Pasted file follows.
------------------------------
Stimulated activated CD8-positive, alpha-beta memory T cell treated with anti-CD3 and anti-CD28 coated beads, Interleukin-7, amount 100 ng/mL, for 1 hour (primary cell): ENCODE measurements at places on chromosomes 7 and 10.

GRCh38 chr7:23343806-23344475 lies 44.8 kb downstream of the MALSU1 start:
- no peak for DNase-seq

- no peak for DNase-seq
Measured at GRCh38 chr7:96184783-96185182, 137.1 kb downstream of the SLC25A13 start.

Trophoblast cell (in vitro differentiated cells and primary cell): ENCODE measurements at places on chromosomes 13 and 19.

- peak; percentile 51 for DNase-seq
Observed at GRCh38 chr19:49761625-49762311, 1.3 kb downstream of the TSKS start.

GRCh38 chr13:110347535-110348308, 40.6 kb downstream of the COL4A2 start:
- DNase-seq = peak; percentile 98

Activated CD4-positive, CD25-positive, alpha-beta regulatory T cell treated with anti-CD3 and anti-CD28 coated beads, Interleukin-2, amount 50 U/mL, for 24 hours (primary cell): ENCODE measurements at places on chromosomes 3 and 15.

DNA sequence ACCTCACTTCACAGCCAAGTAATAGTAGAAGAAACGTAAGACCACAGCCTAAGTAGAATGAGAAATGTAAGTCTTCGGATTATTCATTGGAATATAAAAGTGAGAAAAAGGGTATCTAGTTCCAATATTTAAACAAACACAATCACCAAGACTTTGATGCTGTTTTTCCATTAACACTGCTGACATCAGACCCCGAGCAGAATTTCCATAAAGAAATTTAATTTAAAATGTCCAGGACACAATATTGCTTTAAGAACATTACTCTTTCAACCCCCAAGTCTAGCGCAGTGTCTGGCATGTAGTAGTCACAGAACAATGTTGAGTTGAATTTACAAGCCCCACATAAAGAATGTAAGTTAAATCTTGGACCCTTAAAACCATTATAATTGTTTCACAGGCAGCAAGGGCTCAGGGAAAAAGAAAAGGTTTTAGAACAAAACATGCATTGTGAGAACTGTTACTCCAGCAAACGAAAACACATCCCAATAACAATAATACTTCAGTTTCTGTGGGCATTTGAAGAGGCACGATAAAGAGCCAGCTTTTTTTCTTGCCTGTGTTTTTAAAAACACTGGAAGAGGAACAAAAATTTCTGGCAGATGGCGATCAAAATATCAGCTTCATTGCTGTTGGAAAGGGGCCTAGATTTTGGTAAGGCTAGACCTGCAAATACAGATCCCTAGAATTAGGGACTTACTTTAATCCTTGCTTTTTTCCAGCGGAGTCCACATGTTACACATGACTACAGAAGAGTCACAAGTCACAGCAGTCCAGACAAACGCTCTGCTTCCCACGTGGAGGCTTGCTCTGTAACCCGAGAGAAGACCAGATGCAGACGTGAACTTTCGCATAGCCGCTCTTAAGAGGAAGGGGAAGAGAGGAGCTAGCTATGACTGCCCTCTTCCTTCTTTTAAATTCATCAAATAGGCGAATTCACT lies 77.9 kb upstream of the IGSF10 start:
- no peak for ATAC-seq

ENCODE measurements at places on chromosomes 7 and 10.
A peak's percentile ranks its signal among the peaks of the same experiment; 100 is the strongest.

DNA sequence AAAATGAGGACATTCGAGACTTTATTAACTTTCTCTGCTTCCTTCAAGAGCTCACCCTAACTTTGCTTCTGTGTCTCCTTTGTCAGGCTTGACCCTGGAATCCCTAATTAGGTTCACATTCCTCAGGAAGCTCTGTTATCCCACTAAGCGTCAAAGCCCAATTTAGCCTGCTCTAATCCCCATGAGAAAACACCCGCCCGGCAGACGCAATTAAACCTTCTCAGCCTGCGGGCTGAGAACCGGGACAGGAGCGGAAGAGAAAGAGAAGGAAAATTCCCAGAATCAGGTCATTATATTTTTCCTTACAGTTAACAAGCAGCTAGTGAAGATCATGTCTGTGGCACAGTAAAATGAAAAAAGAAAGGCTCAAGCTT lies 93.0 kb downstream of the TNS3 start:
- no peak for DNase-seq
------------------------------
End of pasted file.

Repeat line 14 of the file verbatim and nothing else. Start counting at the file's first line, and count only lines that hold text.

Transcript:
ENCODE measurements at places on chromosomes 7 and 10.